MunoRN 37,659 Views
Joined Nov 18, '10 - from '.'.
MunoRN is a Critical Care.
She has '10' year(s) of experience.
Posts: 7,790 (69% Liked)
I wasn't arguing the merit of the bill. I also thought it was not a good alternative to Obamacare and I am glad that the vote was cancelled.
I was merely pointing out that it was inaccurate to say that coverage for those items was being "eliminated".
Sounds like most is us agree.
The new proposal eliminates the EHB as a requirement of all policies. You'll still be able to buy coverage for those items, if you choose.
If I was in your shoes and handing off a comfort-measures-only patient to another nurse who felt that something needed to be done about the patient's O2 sat of 45, I would hesitate to give them that patient, instead I would suggest they not take this or any other comfort care patients until they had the proper training.
I would say you need to balance how much you enjoy working on this unit with the benefits of looking out for your health. The health effects of night shift on you would appear to be more immediate and apparent than in most nurses, but keep in mind working night shift is a significant health risk to all nurses, it's a known cause of cancer, heart disease, stroke, and diabetes. As a result, arguing for reasonable accommodation isn't likely to get very far since skipping over someone else's place in line to get off nights or rotating shifts would negatively affect that employee, which would make the accommodation unreasonable.
Call respiratory for a stat albuterol then while the RRT is assessing the patient for a pneumothorax explain to the M.D. how you saved the patients life thanks to your impeccable assesment skills.
There's not really any good reason why fentanyl has to be limited to use in the ICU. I know there are places where there is hesitation to use it on the floors, but I think it's just due to lack of familiarity. Fentanyl is actual an ideal opiate for those with renal issues or whose BP doesn't tolerate other opiates well. Where I work now, it's the only option for PCA's, which makes more sense than using something with a 3 hour half life.
Typically inpatient units will have a handout with this sort of information, I would check with them since it doesn't really need to be different for ER. A social worker or chaplain should be able to help you.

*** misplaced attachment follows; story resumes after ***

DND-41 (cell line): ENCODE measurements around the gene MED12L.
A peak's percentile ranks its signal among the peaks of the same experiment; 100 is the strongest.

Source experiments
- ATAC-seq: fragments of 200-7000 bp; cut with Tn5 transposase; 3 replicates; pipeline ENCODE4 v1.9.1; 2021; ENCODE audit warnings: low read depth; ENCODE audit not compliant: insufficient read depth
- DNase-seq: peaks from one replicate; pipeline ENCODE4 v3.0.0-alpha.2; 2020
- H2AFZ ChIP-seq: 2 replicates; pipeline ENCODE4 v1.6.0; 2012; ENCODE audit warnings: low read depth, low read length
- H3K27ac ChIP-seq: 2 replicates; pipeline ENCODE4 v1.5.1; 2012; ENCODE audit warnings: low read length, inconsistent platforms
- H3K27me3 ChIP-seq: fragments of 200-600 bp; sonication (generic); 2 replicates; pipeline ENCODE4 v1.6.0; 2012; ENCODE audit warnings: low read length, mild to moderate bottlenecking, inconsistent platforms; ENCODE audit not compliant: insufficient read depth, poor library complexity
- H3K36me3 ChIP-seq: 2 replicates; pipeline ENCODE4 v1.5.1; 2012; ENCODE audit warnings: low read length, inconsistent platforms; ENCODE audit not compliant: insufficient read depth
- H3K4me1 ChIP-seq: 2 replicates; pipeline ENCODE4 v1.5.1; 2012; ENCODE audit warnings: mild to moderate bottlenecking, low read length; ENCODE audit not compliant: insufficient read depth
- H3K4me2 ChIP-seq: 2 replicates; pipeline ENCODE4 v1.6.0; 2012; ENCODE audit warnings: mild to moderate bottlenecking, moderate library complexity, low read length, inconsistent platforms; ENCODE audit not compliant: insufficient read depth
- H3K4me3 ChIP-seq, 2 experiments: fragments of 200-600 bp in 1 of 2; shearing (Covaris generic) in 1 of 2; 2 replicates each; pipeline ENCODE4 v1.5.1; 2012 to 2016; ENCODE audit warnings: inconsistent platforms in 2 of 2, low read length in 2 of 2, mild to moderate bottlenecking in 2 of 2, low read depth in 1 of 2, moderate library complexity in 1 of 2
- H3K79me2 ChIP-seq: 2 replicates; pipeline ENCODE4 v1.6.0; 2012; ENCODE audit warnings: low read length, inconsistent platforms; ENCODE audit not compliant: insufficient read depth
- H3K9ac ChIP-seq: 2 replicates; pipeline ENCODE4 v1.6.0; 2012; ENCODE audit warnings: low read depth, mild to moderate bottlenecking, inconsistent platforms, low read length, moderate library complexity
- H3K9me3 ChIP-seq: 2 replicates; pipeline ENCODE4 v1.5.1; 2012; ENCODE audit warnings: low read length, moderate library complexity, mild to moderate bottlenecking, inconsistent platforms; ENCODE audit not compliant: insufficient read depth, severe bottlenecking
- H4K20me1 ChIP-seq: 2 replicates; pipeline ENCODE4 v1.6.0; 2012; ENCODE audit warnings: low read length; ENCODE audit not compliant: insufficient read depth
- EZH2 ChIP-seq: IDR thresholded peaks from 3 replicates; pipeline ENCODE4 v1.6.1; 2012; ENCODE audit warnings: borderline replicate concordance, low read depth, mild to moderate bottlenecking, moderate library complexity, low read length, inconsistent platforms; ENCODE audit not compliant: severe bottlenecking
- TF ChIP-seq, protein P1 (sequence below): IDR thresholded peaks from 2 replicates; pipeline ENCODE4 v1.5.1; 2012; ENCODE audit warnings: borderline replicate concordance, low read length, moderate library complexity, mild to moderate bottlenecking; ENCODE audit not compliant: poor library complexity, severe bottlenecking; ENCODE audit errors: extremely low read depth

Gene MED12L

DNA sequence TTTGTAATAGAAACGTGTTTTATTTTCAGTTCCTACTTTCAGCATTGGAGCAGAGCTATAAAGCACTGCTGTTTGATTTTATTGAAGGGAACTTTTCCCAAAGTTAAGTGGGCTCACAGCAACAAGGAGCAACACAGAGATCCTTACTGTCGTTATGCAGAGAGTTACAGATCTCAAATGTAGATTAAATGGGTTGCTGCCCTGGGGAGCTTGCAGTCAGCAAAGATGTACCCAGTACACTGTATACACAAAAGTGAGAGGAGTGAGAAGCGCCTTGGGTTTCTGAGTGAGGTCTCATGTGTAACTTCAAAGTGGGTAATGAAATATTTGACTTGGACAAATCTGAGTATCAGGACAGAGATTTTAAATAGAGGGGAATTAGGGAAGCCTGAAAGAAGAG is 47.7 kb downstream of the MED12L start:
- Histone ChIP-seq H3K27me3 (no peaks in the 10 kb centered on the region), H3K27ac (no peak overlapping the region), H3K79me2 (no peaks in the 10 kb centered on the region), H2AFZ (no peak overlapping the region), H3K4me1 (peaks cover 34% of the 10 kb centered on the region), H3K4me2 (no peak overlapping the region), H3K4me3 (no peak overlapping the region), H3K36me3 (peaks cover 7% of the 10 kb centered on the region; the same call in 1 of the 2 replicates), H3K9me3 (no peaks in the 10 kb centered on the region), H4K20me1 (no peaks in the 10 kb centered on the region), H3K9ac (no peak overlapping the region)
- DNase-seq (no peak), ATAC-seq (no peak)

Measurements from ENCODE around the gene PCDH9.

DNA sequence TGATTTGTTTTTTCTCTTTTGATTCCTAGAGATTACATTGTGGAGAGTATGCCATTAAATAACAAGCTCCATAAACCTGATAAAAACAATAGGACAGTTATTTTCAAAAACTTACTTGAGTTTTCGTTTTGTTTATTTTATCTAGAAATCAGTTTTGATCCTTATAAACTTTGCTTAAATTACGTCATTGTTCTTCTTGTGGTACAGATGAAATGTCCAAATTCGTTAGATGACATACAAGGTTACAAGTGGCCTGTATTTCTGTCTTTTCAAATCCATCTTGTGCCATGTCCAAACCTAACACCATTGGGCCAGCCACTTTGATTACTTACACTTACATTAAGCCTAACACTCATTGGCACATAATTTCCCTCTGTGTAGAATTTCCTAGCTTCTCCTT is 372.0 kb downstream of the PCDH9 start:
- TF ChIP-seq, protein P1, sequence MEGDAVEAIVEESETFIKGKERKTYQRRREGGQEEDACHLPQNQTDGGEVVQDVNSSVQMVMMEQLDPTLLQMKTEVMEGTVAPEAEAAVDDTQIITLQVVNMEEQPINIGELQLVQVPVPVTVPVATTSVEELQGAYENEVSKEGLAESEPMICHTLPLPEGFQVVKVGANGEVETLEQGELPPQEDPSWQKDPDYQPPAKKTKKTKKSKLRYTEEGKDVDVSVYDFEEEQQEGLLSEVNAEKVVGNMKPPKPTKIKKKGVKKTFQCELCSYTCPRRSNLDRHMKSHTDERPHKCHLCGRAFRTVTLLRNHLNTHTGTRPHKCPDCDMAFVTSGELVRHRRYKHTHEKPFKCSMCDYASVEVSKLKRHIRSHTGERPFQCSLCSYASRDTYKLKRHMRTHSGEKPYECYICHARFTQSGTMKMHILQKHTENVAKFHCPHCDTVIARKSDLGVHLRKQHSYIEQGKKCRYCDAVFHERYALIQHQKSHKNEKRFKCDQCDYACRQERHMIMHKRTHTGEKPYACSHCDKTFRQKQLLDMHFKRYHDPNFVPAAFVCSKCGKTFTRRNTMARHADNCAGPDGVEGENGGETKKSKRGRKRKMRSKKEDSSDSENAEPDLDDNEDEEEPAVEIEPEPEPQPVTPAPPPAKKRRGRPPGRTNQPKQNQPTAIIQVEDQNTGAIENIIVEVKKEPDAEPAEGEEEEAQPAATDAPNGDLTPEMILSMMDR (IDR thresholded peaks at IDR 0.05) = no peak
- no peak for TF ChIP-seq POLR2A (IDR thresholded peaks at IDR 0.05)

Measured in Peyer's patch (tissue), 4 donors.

Clearly you've not been reading this thread.
I have defended my position admirably. I'm shocked one of you finally acknowledged the existence of drug seekers. Now, will you be courageous enough to say that physicians should not order them narcotics for the sole reason of feeding their addiction?
In my experience sitting for suicide attempt patients is usually considered the easiest patient to sit for, so I'm not sure why anybody should get written up for having you sit for this type of patient.
It seems like you're feeling fully responsible for this fall because the bed alarm wasn't on, and if the bed alarm had been on then the patient wouldn't have fallen. Keep in mind there's no evidence that having the bed alarm on would have decreased the potential for a fall.
Because I cannot wrap my head around how someone could even ask if we ever give blood because a family member tells us the patient's blood type. As if we would ever bypass type and screen except for emergencies.
Comes a time....when the federal bloat has to be reigned in. The time has come, the time is now. Party's over, we broke, folks. Can't just keep printing money.
You have a lot to learn yet. And you will learn these things in nursing school. In a trauma if the patient needs blood you begin infusing oh negative. Prior to that, however, you would have drawn blood it to type and screen. Once those results are in you than administer the same type of blood. Antibodies, etc.
"Pressure bags" aren't really for infusing and I don't consider them all that useful for that purpose. A rapid transfuser, which is different from pressure bag, is for infusing fluids rapidly.
A pressure bag is used to create an constant elevated pressure on one side of a transducer in order for it to work properly. In a pinch, it can be used to rapidly infuse a large volume of fluid, but I don't find it all that useful since the pressure must be constantly replenished while the fluid is infusing, which makes no more convenient that just standing their applying hand-held pressure to the bag.
A rapid transfuser on the other hand is intended for rapidly infusing large fluid volumes and is far more practical and helpful.
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